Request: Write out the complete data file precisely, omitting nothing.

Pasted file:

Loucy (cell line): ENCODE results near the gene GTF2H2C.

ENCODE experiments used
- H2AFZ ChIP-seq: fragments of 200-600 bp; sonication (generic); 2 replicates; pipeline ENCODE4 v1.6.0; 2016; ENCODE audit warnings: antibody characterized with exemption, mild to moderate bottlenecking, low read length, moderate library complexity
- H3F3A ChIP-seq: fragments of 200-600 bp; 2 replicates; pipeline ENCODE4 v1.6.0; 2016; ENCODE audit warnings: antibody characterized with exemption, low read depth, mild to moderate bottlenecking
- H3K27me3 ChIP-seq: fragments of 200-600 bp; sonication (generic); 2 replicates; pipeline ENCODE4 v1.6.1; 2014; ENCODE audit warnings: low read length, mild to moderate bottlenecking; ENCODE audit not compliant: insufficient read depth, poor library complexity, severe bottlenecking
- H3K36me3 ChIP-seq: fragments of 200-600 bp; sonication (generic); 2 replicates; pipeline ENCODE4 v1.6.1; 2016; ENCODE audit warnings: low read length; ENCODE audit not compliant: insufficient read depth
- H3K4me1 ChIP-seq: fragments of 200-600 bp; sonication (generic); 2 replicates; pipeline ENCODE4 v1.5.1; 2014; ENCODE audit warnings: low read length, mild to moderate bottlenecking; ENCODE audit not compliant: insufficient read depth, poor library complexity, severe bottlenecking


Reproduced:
Loucy (cell line): ENCODE results near the gene GTF2H2C.

ENCODE experiments used
- H2AFZ ChIP-seq: fragments of 200-600 bp; sonication (generic); 2 replicates; pipeline ENCODE4 v1.6.0; 2016; ENCODE audit warnings: antibody characterized with exemption, mild to moderate bottlenecking, low read length, moderate library complexity
- H3F3A ChIP-seq: fragments of 200-600 bp; 2 replicates; pipeline ENCODE4 v1.6.0; 2016; ENCODE audit warnings: antibody characterized with exemption, low read depth, mild to moderate bottlenecking
- H3K27me3 ChIP-seq: fragments of 200-600 bp; sonication (generic); 2 replicates; pipeline ENCODE4 v1.6.1; 2014; ENCODE audit warnings: low read length, mild to moderate bottlenecking; ENCODE audit not compliant: insufficient read depth, poor library complexity, severe bottlenecking
- H3K36me3 ChIP-seq: fragments of 200-600 bp; sonication (generic); 2 replicates; pipeline ENCODE4 v1.6.1; 2016; ENCODE audit warnings: low read length; ENCODE audit not compliant: insufficient read depth
- H3K4me1 ChIP-seq: fragments of 200-600 bp; sonication (generic); 2 replicates; pipeline ENCODE4 v1.5.1; 2014; ENCODE audit warnings: low read length, mild to moderate bottlenecking; ENCODE audit not compliant: insufficient read depth, poor library complexity, severe bottlenecking